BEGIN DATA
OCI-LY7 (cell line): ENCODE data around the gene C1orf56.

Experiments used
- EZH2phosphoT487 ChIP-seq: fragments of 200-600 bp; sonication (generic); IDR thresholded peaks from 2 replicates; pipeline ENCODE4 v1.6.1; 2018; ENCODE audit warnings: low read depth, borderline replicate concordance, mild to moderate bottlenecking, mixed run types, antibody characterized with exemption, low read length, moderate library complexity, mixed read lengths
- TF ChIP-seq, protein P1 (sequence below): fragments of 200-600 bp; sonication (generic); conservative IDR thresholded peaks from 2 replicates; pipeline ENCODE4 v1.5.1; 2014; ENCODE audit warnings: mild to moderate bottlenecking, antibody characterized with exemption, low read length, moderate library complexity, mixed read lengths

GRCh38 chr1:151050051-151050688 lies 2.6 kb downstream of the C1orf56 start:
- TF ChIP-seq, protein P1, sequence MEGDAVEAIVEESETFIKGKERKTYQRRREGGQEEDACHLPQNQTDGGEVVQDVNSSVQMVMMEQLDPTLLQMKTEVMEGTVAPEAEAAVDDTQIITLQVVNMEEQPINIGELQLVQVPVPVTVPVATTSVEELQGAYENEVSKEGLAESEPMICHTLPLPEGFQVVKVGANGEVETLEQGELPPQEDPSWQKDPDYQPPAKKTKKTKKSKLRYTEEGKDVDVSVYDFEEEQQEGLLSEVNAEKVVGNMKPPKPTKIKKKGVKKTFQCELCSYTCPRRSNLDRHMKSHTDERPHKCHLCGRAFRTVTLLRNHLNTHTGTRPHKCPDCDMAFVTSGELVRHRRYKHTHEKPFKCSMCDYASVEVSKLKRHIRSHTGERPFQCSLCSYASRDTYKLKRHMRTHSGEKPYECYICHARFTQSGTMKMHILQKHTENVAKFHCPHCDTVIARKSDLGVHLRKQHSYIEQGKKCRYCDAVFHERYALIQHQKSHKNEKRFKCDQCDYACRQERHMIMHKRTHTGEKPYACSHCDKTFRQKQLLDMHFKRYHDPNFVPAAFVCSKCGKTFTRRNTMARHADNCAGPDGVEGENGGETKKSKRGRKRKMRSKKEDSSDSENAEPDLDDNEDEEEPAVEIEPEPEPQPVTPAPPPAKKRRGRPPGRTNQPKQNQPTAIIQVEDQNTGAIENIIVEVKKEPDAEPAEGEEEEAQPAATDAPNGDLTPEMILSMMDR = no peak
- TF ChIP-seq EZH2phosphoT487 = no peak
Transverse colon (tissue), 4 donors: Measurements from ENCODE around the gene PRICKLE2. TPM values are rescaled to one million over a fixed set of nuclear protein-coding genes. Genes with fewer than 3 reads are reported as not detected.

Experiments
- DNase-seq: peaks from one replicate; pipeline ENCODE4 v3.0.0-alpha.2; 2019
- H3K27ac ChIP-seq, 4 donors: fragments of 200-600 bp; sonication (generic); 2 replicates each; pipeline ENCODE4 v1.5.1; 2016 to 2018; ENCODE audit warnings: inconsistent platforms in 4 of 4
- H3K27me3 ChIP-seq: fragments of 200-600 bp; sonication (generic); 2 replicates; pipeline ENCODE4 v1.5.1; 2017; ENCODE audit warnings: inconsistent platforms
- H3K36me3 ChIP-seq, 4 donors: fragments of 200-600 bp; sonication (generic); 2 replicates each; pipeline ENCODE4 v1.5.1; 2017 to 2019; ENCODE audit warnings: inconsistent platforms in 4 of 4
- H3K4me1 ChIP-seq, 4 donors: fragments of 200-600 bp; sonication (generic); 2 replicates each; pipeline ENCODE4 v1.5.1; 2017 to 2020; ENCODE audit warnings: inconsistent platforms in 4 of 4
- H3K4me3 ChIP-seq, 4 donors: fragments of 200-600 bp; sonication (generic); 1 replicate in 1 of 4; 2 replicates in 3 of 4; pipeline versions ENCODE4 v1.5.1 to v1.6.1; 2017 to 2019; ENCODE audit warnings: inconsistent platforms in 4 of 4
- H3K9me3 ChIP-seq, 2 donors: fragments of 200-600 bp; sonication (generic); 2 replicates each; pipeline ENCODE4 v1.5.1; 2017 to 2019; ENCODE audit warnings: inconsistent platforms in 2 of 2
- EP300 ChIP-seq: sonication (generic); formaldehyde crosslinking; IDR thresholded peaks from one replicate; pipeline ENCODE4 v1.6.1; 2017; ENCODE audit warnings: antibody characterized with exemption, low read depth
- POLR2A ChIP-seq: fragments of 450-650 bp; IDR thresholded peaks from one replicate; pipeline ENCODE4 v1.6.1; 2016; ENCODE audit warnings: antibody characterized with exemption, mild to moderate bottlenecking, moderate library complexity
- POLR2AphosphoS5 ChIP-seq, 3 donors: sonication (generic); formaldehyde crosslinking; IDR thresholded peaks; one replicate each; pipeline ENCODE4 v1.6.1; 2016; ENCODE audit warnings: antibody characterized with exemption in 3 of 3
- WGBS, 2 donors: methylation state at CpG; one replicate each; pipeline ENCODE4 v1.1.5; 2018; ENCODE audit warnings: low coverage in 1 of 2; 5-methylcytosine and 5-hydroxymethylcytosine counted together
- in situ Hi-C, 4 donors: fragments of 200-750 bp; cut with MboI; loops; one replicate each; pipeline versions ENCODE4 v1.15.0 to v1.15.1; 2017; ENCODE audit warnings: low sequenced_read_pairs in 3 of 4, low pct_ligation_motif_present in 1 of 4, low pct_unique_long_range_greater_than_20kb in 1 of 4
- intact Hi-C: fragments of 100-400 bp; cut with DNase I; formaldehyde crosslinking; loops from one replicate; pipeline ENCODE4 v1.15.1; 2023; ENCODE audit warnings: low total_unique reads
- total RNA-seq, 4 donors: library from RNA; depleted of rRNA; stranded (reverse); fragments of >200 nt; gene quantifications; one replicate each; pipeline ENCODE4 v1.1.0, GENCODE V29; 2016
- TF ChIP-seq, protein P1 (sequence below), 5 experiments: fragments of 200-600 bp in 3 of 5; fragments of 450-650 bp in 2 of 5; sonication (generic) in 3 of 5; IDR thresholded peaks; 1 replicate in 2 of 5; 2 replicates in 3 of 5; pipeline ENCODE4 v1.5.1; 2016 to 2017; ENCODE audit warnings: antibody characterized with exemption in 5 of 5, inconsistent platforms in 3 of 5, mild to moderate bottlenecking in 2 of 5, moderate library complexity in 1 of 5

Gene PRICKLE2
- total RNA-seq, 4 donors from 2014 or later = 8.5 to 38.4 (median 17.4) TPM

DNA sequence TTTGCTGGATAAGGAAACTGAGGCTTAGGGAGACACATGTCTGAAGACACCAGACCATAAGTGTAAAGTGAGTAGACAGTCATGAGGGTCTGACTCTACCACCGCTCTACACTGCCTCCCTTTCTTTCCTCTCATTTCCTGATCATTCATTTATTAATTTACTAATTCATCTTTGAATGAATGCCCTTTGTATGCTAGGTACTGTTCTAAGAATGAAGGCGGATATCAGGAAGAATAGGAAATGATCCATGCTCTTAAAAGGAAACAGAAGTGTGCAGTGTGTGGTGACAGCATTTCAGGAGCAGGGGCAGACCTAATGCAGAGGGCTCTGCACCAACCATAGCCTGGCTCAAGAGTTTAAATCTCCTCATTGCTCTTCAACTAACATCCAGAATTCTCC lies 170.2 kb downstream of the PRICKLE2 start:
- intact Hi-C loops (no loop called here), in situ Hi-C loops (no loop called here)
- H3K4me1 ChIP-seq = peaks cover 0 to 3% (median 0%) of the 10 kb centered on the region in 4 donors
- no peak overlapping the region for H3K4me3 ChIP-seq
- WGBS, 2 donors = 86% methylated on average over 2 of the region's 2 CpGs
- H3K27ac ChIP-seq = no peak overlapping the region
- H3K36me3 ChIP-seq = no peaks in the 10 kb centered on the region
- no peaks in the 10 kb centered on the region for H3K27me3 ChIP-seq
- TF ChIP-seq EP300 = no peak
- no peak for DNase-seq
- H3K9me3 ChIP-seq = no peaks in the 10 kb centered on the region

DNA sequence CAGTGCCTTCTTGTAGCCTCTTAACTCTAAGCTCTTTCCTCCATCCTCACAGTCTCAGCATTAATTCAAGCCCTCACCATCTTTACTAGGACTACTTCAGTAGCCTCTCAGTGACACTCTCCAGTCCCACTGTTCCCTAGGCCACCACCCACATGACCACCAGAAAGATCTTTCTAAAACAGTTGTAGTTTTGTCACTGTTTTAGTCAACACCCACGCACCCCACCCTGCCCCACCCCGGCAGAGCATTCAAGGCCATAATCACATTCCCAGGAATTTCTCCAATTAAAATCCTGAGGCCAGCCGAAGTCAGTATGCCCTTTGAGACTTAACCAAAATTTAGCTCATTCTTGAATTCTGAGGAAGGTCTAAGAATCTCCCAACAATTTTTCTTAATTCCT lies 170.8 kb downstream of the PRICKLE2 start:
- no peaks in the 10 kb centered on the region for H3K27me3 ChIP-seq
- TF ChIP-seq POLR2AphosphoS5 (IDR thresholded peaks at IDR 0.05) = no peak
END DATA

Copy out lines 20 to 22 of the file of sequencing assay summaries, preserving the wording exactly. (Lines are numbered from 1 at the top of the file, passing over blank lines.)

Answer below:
- WGBS, 2 donors: methylation state at CpG; one replicate each; pipeline ENCODE4 v1.1.5; 2018; ENCODE audit warnings: low coverage in 1 of 2; 5-methylcytosine and 5-hydroxymethylcytosine counted together
- in situ Hi-C, 4 donors: fragments of 200-750 bp; cut with MboI; loops; one replicate each; pipeline versions ENCODE4 v1.15.0 to v1.15.1; 2017; ENCODE audit warnings: low sequenced_read_pairs in 3 of 4, low pct_ligation_motif_present in 1 of 4, low pct_unique_long_range_greater_than_20kb in 1 of 4
- intact Hi-C: fragments of 100-400 bp; cut with DNase I; formaldehyde crosslinking; loops from one replicate; pipeline ENCODE4 v1.15.1; 2023; ENCODE audit warnings: low total_unique reads